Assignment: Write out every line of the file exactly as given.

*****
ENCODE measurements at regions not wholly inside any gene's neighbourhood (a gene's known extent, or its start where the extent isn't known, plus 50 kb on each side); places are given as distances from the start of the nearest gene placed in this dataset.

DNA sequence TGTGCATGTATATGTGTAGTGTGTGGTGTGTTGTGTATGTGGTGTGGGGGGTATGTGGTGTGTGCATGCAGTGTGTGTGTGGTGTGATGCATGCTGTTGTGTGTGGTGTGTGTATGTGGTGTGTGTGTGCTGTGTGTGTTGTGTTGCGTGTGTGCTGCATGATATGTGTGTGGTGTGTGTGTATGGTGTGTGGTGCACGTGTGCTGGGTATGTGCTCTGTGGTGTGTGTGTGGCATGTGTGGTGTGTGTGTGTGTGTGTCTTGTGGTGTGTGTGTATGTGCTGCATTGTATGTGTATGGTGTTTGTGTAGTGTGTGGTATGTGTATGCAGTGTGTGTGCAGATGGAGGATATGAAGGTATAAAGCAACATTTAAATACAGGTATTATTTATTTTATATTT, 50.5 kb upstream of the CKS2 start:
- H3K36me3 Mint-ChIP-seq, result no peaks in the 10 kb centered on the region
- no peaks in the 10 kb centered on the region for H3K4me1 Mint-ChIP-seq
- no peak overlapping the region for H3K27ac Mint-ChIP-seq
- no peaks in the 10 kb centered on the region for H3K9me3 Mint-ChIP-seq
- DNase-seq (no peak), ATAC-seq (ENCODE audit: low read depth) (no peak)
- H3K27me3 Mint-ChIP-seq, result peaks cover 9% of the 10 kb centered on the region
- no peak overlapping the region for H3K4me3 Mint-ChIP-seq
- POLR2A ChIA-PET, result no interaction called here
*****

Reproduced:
ENCODE measurements at regions not wholly inside any gene's neighbourhood (a gene's known extent, or its start where the extent isn't known, plus 50 kb on each side); places are given as distances from the start of the nearest gene placed in this dataset.

DNA sequence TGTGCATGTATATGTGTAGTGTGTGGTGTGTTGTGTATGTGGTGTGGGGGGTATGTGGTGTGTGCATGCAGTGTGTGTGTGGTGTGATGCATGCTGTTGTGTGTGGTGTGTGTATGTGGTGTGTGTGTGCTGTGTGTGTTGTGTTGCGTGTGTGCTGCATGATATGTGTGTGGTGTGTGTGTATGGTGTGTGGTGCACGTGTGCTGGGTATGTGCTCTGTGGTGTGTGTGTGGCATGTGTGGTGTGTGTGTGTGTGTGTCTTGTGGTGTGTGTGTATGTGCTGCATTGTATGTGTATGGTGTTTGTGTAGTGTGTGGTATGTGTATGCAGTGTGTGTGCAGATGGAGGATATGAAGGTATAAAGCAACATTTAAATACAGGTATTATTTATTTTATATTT, 50.5 kb upstream of the CKS2 start:
- H3K36me3 Mint-ChIP-seq, result no peaks in the 10 kb centered on the region
- no peaks in the 10 kb centered on the region for H3K4me1 Mint-ChIP-seq
- no peak overlapping the region for H3K27ac Mint-ChIP-seq
- no peaks in the 10 kb centered on the region for H3K9me3 Mint-ChIP-seq
- DNase-seq (no peak), ATAC-seq (ENCODE audit: low read depth) (no peak)
- H3K27me3 Mint-ChIP-seq, result peaks cover 9% of the 10 kb centered on the region
- no peak overlapping the region for H3K4me3 Mint-ChIP-seq
- POLR2A ChIA-PET, result no interaction called here